Transcranial Doppler correlation with angiography in detection of intracranial stenosis.
The purpose of this study was to evaluate the use of velocity criteria applied to transcranial Doppler (TCD) signals in the detection of stenosis of the middle cerebral (MCA), distal vertebral, and basilar arteries.
Sixty-five patients who underwent both cerebral angiography and transcranial Doppler examinations in the workup of acute cerebral ischemia were reviewed. Angiography was performed a mean of 7 +/- 5 days (range, 1 to 28 days) after TCD. Interpretation of the angiogram was performed without input regarding the TCD findings. TCD interpretation was performed according to standard criteria.
When we used a mean velocity (MV) cutoff of > or = 80 cm/s in the MCA as the criterion for stenosis, 10 of 12 stenoses of any degree were detected by TCD, with 11 of 87 false-positives. Nine of 12 MCA stem (M1) stenoses were detected when a cutoff of > or = 90 cm/s was used, with 7 of 87 false-positives. When we used an MV cutoff of > or = 70 cm/s as the criterion for > or = 50% stenosis of the vertebrobasilar system, 5 of 6 stenoses were detected, with 15 of 85 false-positives. The most important confounding factor was the presence of > or = 75% stenosis of the extracranial internal carotid artery, resulting in both false-positive (from collateral flow) and false-negative (decreased volume flow from the proximal stenosis without adequate collateral flow) errors in TCD interpretation. When patients with > or = 75% stenosis of the cervical internal carotid artery were excluded from analysis, a TCD MV cutoff of > or = 80 cm/s identified 9 of 10 M1 lesions with 7 of 61 false-positives, and an MV of > or = 70 cm/s identified 3 of 4 vertebrobasilar lesions causing > or = 50% stenosis with 7 of 56 false-positives.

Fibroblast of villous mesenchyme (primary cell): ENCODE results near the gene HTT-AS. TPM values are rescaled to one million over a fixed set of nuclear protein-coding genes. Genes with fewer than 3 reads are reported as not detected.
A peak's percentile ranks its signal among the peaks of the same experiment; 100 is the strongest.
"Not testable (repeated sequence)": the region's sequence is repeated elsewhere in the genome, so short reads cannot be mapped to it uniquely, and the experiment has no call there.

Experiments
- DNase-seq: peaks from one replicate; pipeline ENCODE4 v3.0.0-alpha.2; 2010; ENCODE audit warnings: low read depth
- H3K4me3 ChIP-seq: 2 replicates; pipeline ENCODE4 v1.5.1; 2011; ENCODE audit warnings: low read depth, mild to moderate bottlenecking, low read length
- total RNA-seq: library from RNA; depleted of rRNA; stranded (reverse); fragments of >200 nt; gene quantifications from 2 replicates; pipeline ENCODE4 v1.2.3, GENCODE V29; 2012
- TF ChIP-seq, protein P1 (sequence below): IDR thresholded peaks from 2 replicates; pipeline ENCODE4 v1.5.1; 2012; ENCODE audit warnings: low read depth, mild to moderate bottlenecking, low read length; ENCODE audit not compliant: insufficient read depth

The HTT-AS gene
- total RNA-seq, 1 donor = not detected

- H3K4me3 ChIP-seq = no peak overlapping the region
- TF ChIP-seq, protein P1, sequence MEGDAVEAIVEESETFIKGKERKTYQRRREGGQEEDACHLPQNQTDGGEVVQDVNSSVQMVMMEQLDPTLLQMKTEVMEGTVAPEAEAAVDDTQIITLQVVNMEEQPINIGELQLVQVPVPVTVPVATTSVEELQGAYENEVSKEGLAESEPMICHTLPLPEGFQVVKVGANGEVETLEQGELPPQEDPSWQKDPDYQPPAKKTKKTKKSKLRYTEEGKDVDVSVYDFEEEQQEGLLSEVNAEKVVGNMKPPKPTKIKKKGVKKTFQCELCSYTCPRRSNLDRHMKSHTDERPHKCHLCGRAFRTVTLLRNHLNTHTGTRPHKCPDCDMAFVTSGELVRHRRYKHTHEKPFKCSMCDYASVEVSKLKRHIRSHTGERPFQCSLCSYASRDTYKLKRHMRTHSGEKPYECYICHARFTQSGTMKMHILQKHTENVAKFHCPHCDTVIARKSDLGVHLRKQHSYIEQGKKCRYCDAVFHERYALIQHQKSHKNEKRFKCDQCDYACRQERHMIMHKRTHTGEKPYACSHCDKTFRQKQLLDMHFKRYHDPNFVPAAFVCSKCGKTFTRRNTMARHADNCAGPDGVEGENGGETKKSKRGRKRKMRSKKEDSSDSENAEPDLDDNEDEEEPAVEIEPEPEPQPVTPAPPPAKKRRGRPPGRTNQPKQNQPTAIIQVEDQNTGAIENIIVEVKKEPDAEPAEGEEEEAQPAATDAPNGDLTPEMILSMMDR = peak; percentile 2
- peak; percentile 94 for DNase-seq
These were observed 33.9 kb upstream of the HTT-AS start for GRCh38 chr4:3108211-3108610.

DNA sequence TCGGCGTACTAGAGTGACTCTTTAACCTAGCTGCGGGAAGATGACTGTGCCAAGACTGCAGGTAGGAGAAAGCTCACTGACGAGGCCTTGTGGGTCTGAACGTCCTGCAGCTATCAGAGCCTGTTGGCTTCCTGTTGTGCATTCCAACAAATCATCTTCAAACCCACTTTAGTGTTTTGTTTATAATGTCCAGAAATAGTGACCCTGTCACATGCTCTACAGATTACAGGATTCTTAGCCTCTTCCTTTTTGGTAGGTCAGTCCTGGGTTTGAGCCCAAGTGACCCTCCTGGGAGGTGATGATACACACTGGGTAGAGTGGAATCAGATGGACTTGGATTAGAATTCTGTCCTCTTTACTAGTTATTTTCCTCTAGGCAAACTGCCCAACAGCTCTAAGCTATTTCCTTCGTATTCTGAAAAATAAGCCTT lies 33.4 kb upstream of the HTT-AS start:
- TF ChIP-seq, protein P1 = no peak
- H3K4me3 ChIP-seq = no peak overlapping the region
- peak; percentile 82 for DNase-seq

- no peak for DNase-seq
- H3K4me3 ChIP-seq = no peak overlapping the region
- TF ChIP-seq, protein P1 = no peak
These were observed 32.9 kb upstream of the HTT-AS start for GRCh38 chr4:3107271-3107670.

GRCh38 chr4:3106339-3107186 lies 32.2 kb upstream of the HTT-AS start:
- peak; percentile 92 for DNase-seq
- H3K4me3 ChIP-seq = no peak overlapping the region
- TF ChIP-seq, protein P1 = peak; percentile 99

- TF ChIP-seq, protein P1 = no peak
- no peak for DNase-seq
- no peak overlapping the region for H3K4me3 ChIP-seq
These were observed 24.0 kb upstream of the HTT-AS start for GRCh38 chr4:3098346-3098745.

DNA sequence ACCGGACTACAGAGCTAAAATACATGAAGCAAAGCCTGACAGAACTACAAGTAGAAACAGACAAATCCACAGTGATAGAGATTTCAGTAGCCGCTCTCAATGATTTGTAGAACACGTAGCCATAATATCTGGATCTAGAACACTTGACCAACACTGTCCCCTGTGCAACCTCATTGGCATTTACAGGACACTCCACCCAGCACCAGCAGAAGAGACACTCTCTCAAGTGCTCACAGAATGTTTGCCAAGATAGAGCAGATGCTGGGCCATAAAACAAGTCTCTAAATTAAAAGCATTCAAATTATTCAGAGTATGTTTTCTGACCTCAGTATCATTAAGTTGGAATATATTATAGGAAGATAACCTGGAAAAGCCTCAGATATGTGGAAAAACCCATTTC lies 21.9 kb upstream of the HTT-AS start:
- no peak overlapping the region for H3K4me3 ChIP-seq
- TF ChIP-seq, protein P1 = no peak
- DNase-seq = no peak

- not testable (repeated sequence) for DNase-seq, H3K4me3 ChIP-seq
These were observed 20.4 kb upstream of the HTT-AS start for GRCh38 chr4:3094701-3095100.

TCD may be an effective screening test for M1 stenosis when velocity criteria alone are used. TCD may less reliably detect intracranial vertebral and basilar artery stenosis.
- Copyright © 1994 by American Heart Association